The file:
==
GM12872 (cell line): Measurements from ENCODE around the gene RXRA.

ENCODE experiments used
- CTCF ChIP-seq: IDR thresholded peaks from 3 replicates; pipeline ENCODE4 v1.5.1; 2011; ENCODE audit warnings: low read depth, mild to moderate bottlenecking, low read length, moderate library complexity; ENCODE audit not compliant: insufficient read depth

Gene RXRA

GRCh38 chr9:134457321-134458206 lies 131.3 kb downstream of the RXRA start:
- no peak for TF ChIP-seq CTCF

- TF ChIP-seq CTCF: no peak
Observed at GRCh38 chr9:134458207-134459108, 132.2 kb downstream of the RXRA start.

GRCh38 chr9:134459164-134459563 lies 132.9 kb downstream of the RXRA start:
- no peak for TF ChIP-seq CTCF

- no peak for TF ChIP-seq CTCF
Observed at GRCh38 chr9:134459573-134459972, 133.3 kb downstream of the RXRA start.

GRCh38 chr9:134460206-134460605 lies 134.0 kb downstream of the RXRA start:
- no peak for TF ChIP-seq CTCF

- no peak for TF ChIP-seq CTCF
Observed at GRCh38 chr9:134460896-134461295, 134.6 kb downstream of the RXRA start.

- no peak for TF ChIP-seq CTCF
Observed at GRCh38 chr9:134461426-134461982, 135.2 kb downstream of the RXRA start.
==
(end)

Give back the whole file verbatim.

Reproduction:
GM12872 (cell line): Measurements from ENCODE around the gene RXRA.

ENCODE experiments used
- CTCF ChIP-seq: IDR thresholded peaks from 3 replicates; pipeline ENCODE4 v1.5.1; 2011; ENCODE audit warnings: low read depth, mild to moderate bottlenecking, low read length, moderate library complexity; ENCODE audit not compliant: insufficient read depth

Gene RXRA

GRCh38 chr9:134457321-134458206 lies 131.3 kb downstream of the RXRA start:
- no peak for TF ChIP-seq CTCF

- TF ChIP-seq CTCF: no peak
Observed at GRCh38 chr9:134458207-134459108, 132.2 kb downstream of the RXRA start.

GRCh38 chr9:134459164-134459563 lies 132.9 kb downstream of the RXRA start:
- no peak for TF ChIP-seq CTCF

- no peak for TF ChIP-seq CTCF
Observed at GRCh38 chr9:134459573-134459972, 133.3 kb downstream of the RXRA start.

GRCh38 chr9:134460206-134460605 lies 134.0 kb downstream of the RXRA start:
- no peak for TF ChIP-seq CTCF

- no peak for TF ChIP-seq CTCF
Observed at GRCh38 chr9:134460896-134461295, 134.6 kb downstream of the RXRA start.

- no peak for TF ChIP-seq CTCF
Observed at GRCh38 chr9:134461426-134461982, 135.2 kb downstream of the RXRA start.